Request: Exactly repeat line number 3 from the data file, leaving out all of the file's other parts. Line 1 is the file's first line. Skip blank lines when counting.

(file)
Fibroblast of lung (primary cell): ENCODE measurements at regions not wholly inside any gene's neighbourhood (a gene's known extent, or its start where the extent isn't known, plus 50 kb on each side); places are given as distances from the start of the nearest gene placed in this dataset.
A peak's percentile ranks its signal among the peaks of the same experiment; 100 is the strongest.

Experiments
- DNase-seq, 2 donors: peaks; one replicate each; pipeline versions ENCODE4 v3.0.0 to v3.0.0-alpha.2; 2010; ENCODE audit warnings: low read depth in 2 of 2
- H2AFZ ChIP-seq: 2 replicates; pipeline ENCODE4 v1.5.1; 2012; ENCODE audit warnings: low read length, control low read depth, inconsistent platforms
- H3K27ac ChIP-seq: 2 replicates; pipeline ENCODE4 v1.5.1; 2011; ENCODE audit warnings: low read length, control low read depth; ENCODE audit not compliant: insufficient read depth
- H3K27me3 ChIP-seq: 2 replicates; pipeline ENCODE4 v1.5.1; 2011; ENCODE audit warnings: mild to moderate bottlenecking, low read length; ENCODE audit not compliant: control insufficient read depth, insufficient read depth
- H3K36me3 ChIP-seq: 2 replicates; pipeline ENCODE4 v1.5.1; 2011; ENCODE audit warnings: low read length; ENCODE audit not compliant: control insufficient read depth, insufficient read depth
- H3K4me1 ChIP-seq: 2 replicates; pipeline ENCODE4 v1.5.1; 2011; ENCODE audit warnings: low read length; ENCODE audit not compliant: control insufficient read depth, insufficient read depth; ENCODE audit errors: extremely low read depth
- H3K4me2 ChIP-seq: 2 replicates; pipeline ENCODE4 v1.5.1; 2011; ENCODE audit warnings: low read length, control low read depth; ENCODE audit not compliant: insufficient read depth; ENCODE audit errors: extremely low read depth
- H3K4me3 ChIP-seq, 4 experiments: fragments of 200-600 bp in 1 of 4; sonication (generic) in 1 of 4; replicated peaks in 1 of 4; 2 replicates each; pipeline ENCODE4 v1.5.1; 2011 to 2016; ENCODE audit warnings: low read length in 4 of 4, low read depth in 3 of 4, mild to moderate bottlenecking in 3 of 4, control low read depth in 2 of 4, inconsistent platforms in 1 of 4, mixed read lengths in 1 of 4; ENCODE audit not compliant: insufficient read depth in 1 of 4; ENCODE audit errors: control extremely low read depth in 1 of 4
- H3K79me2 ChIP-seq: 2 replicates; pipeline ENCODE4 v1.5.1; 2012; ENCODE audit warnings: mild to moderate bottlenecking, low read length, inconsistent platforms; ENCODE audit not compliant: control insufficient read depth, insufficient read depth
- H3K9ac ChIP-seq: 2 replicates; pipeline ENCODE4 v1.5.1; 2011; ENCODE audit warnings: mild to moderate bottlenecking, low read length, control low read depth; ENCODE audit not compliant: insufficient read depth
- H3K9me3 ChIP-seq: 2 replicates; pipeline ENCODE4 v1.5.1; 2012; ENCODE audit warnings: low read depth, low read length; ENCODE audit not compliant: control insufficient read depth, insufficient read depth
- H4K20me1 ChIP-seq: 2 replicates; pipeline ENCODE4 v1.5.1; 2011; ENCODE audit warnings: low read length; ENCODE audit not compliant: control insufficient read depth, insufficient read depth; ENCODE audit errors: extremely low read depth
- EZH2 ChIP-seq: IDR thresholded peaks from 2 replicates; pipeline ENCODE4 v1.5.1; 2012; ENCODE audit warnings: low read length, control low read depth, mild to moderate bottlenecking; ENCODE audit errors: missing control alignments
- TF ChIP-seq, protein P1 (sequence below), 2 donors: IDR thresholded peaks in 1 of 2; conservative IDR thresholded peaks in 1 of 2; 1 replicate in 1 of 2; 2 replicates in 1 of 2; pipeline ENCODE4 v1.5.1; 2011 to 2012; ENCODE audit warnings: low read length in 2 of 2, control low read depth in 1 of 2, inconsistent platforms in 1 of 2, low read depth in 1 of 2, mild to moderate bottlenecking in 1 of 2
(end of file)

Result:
Experiments